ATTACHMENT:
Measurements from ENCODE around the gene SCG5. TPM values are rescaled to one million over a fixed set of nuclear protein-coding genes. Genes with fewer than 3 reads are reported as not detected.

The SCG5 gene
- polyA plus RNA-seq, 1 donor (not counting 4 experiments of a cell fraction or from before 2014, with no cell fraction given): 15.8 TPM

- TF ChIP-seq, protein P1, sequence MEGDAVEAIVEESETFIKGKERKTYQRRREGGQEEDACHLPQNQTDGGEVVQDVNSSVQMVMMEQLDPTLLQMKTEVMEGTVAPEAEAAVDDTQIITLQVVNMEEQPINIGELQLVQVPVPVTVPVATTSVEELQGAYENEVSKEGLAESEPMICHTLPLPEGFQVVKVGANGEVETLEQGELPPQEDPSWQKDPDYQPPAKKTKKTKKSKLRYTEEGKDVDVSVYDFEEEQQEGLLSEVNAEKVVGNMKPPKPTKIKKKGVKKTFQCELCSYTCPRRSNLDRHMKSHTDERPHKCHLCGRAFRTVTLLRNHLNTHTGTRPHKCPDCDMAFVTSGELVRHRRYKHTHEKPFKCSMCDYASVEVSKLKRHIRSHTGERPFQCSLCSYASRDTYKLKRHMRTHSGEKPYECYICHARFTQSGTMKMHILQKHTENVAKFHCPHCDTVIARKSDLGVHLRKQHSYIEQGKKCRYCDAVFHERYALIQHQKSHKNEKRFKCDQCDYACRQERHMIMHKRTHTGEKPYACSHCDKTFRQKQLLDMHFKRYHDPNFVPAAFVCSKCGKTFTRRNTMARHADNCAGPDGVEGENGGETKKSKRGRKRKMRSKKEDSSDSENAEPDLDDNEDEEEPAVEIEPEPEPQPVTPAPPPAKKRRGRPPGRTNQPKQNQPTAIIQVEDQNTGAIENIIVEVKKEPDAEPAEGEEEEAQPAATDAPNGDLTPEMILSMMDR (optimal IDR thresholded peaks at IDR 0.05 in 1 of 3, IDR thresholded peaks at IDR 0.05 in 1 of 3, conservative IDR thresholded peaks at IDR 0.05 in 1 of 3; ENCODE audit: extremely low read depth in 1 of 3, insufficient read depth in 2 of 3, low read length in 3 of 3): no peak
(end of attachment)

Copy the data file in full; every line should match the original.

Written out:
Measurements from ENCODE around the gene SCG5. TPM values are rescaled to one million over a fixed set of nuclear protein-coding genes. Genes with fewer than 3 reads are reported as not detected.

The SCG5 gene
- polyA plus RNA-seq, 1 donor (not counting 4 experiments of a cell fraction or from before 2014, with no cell fraction given): 15.8 TPM

- TF ChIP-seq, protein P1, sequence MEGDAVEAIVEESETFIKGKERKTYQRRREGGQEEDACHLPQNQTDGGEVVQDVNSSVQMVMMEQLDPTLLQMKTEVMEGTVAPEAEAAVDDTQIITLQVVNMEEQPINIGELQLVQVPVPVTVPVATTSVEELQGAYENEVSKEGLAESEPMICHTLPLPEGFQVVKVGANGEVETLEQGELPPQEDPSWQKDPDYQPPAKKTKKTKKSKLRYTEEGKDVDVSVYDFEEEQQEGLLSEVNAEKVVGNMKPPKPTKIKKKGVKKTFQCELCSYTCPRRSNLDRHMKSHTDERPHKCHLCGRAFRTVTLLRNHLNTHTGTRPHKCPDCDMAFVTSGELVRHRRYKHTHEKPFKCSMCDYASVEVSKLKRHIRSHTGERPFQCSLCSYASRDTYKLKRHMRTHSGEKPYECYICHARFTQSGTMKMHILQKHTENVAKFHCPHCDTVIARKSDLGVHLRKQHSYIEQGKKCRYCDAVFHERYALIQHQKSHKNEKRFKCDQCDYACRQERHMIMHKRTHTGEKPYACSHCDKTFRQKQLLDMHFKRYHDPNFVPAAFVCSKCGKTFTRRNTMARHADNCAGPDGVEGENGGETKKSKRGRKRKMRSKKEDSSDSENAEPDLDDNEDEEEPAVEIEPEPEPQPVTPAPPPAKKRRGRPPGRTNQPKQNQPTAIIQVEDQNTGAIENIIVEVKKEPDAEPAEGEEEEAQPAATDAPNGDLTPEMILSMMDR (optimal IDR thresholded peaks at IDR 0.05 in 1 of 3, IDR thresholded peaks at IDR 0.05 in 1 of 3, conservative IDR thresholded peaks at IDR 0.05 in 1 of 3; ENCODE audit: extremely low read depth in 1 of 3, insufficient read depth in 2 of 3, low read length in 3 of 3): no peak